P contamination rampant and growing in New Zealand state homes
As many as 600 state homes will need P decontamination this year, amid claims retirees are now smoking the toxic drug.
The Housing New Zealand figures, released under the Official Information Act, show the number of state homes decontaminated for methamphetamine, also known as P, has skyrocketed in the past two years.
Two years ago 28 state homes had to be decontaminated but in the first quarter of this financial year alone 174 homes were decontaminated.
During the past three financial years, 13 state homes had to be demolished P contamination.
Housing New Zealand chief executive Glen Sowry said he was "extremely concerned" about the growing problem. It was almost certain tenants were living in contaminated state homes.
"This is a significant and growing issue for all landlords. We are the biggest landlord in the country so we are certainly not immune to it."
However, the rise could be attributed to greater detection, through co-operation with police, rather than more drug abuse in state homes, he said.
If unsafe levels were found, tenants were moved out immediately.
Photos of contaminated houses provided by the agency show homes that need decontamination had their walls and floor lining stripped.
At one home, children's toys were piled up and a paddling pool and ride-on toys were in the garden.
"It's not like you walk in and it's covered in paraphernalia or a mini Breaking Bad lab," Sowry said.
Each home needing decontamination cost between $8000 and $16,000, with the work costing the agency $2.3 million last year.
Detective Sergeant George Campbell, from the Wellington Police clandestine laboratory team, said while there were probably less labs now, those remaining were bigger, mobile and more organised.
"People are getting a bit more crafty, as opposed to what they were 10 years ago."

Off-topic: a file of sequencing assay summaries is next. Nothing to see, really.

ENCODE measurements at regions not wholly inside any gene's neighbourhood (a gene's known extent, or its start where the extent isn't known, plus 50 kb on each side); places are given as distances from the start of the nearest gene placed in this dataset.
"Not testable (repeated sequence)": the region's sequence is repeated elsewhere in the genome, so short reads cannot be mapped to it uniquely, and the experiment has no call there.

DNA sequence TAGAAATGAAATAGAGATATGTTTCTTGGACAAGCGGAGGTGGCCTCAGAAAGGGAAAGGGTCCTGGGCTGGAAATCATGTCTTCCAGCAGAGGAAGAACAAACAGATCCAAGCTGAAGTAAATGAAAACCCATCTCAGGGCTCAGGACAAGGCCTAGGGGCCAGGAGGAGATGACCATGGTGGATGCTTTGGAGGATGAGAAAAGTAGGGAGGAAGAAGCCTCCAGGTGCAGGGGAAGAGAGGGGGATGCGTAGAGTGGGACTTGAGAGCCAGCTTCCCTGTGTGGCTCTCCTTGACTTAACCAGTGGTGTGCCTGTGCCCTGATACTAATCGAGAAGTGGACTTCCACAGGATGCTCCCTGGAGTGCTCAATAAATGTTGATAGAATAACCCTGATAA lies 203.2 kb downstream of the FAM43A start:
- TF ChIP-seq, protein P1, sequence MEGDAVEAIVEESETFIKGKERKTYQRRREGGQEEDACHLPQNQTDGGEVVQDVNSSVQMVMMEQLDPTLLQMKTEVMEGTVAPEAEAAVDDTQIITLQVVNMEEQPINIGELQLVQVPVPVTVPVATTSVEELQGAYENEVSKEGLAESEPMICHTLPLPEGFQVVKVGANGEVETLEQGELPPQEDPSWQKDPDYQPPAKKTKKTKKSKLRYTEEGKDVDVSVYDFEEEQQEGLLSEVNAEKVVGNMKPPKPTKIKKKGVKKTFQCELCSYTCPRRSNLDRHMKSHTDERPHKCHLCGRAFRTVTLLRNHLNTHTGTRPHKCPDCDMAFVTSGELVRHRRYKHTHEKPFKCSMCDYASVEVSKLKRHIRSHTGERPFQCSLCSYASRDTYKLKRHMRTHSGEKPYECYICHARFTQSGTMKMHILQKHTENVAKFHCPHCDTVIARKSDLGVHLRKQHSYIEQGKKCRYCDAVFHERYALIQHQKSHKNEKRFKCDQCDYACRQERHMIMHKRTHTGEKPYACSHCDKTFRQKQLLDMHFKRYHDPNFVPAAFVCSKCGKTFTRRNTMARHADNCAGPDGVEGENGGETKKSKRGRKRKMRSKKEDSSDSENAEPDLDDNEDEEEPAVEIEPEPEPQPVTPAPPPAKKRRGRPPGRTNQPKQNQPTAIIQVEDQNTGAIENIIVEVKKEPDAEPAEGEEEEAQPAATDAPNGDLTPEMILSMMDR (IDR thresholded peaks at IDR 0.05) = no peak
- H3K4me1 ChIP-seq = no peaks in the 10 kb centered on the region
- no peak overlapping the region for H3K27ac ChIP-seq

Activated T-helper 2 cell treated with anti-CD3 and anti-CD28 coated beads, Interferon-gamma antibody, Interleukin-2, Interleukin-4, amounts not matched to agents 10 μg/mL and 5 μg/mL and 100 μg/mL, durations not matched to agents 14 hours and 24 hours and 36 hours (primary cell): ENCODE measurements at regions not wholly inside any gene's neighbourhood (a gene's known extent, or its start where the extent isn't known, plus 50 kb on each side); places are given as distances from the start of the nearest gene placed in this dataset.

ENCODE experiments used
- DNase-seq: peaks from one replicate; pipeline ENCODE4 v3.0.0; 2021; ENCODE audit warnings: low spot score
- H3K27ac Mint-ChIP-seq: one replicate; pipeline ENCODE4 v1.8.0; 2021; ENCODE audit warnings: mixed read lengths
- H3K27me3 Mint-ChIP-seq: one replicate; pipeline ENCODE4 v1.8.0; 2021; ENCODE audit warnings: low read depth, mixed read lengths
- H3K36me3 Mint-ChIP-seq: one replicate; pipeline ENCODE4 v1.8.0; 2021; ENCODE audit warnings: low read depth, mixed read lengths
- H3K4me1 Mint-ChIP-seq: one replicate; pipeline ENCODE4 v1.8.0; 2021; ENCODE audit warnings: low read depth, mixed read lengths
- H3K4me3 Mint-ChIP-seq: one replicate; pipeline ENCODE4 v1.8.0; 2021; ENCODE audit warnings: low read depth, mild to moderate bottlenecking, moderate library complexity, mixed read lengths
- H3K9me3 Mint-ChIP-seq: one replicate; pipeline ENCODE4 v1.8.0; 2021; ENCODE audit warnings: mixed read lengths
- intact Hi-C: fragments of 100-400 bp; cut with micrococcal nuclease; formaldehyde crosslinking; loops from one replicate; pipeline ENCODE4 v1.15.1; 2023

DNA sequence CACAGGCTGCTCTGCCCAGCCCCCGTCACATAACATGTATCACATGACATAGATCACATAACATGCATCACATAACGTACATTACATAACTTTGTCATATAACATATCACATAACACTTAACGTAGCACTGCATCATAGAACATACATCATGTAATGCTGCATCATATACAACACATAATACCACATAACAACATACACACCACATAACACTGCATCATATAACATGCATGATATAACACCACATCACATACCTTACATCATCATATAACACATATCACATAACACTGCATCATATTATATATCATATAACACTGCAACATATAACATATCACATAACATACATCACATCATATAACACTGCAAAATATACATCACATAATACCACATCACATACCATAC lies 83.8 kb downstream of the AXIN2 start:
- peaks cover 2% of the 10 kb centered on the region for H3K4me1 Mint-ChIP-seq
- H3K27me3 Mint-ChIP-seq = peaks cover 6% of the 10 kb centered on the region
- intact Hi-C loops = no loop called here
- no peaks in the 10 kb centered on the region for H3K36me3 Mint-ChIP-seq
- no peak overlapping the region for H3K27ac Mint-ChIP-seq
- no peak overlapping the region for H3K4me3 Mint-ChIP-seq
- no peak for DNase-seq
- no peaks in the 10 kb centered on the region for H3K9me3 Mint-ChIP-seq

Police had busted some large labs, such as a lab in Whangarei in December believed to be capable of producing $3 million of P in a week.
"The demand for methamphetamine in New Zealand is still huge."
Drug Detection Agency chief executive Kirk Hardy said the percentage of positive tests for amphetamine-based drugs, including P, was on the rise.
"From people using it as teens to people using it in retirement age."
He knew of children as young as 10 who tested positive for P as a result of living in P homes.
Social Housing Minister Paula Bennett said every house that needed decontaminating was a place vulnerable people could have been using.
"We will not tolerate meth use in our social housing. We are not going to risk houses suspected of being drug dens today, becoming potentially toxic playgrounds for innocent children in the future."
Housing NZ was working with police to focus more on eliminating P use in homes "as opposed to previously only targeting home-based drug manufacturing in the homes", she said.
Detective Senior Sergeant John Brunton, from the clandestine laboratory response team, said when P was detected in homes it was hard to say if the contamination came from P use - which had less detrimental health effects - or labs.
"It's a nasty drug that ruins lives."
P CONTAMINATED HOMES UNHEALTHY
* P can cause neurological damage, irritation, and kidney failure, particularly among small children crawling in contaminated carpet.
* In addition, inhaling or ingesting chemicals used in the drug's production. can be dangerous. Concentrated corrosive acids could cause injuries while volatile hydrocarbons like benzene could cause cancer and kidney damage.
* Heavy metals sometimes used in production, like mercury and lead could also cause neurological or kidney damage, and birth defects, presenting a particular risk for pregnant women.
WHAT IS P?
* P, or pure methamphetamine, is a central nervous system stimulant made from pseudoephedrine.
* It stimulates the brain to release the "pleasure" chemical dopamine. A normal "high" without drugs releases 100 units and a cocaine buzz about 400 units. P releases about 1250.
* It creates euphoria or sense of invincibility that can last for up to 12 hours, but can cause paranoia, sleeplessness for days, agitation and hallucinations.